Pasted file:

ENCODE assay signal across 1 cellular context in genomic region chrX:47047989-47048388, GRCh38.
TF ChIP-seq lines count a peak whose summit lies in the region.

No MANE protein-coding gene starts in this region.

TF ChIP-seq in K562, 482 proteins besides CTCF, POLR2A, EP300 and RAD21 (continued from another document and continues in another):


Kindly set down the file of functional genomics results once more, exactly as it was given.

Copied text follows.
ENCODE assay signal across 1 cellular context in genomic region chrX:47047989-47048388, GRCh38.
TF ChIP-seq lines count a peak whose summit lies in the region.

No MANE protein-coding gene starts in this region.

TF ChIP-seq in K562, 482 proteins besides CTCF, POLR2A, EP300 and RAD21 (continued from another document and continues in another):